Having a strong legal team is one of the most important parts of a good generic drugmaker's operations. Being the first to challenge a branded drug's patents can mean billions of dollars, with the six months of marketing exclusivity that a generic drugmaker gets if it is successful in the courts. Mylan Laboratories
Pfizer had been in court for separate cases with Mylan and Apotex over the validity of the patents for its hypertension drug, Norvasc. Losing the court case to Apotex and having its patents on Norvasc declared invalid means that Mylan is free to launch its generic version of the drug. Since Mylan was the first to challenge the Pfizer patents, it gets the six months of marketing exclusivity in the United States. This is a minor loss for Pfizer, since it just means generic entrants six months earlier than if the patents had been deemed valid and expired on their own in September of this year.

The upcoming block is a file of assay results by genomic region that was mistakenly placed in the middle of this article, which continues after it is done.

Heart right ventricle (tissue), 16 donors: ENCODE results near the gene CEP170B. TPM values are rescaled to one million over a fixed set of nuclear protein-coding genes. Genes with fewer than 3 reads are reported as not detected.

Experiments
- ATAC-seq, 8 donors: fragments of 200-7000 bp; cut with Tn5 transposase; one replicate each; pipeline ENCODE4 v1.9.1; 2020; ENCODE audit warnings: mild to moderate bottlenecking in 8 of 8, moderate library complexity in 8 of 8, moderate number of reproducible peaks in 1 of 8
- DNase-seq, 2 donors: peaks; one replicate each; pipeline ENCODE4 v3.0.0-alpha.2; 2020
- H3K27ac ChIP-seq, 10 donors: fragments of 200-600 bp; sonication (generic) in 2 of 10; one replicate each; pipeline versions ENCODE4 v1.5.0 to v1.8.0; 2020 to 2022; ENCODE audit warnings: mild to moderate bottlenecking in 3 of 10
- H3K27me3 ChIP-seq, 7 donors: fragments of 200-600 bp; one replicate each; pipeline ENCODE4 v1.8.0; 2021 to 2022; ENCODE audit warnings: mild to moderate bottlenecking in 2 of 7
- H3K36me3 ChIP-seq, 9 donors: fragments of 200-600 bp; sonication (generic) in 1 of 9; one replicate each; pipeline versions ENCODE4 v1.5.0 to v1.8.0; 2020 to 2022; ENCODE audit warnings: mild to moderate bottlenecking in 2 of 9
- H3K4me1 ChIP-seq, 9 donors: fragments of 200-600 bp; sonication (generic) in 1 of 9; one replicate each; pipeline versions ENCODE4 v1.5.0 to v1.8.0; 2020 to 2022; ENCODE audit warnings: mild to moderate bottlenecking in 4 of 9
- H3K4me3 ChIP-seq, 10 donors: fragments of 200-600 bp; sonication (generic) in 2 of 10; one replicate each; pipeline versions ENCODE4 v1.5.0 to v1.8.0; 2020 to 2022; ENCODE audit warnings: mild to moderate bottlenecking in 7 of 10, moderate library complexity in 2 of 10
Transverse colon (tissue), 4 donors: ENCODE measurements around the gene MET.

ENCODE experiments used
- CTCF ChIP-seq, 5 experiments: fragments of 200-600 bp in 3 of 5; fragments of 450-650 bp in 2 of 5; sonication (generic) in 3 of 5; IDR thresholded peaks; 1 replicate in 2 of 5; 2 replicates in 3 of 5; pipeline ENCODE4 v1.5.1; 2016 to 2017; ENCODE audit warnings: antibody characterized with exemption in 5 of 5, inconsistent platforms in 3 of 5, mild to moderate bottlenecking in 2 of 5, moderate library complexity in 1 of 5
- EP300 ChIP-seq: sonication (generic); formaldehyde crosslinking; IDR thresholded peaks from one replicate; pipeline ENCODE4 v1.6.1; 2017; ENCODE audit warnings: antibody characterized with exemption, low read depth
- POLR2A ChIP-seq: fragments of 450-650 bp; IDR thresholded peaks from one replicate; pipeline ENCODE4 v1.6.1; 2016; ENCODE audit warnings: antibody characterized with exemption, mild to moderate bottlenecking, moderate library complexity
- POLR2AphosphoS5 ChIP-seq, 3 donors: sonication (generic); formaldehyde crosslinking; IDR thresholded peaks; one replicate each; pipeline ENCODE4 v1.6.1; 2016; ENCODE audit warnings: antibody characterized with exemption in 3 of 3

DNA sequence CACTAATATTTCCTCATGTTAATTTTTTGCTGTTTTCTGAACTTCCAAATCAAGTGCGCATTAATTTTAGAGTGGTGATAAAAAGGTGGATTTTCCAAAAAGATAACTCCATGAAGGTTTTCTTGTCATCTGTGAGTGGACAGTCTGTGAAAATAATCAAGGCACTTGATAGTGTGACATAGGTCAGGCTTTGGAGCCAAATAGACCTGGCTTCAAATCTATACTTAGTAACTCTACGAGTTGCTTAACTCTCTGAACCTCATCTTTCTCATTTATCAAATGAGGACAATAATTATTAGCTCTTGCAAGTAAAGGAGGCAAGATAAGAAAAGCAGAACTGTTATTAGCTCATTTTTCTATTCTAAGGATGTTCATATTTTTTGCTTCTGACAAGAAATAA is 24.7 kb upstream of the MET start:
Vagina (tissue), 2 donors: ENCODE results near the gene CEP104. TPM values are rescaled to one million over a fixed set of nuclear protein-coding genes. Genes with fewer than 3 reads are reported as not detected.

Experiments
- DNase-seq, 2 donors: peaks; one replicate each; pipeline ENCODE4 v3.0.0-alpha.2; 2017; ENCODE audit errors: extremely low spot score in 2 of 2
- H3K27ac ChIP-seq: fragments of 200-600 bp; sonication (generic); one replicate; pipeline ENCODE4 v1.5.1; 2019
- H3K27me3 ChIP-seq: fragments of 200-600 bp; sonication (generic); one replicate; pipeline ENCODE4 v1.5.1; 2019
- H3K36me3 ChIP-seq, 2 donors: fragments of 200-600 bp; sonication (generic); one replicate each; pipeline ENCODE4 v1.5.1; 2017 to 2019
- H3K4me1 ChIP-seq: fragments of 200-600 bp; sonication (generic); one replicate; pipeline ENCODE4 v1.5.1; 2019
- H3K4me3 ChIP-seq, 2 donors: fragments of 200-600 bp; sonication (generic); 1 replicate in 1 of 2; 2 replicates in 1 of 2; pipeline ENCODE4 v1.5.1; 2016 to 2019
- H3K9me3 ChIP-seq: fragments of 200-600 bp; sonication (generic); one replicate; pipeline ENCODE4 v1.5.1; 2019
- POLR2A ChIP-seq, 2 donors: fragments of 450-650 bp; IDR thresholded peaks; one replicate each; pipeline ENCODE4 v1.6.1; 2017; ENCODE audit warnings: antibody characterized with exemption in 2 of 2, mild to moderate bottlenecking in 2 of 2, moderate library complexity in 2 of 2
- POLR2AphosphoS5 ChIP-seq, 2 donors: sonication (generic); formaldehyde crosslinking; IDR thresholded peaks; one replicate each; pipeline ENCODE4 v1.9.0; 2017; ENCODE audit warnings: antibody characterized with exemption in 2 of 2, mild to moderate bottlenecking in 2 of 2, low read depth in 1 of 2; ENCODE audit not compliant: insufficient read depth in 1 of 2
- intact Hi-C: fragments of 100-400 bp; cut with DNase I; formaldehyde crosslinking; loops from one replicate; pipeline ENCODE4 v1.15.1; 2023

Sales of Norvasc were estimated at $2.7 billion in the U.S. last year. Pfizer's revenue from Norvasc won't drop to zero with the patent loss, but should decrease rapidly. For example, Merck's blockbuster $4 billion-a-year cholesterol medication, Zocor, experienced an 80% drop in sales after six months of facing generic competition last year. A similar trend should hold for Norvasc as well. While losing $1 billion or $2 billion in sales sooner than expected may sound like a big deal, for Pfizer, it is just another leak in the top line at the moment.
For Mylan, though, this is a big win. The company announced today that it had launched its generic version of Norvasc. The market exclusivity period could double the revenue Mylan brings in this year versus its 2006 fiscal-year revenue of $1.3 billion. Even better, because of the exclusivity period, Mylan's revenue will be relatively high-margin compared to its other generic products, which face much more competition and are less premium-priced.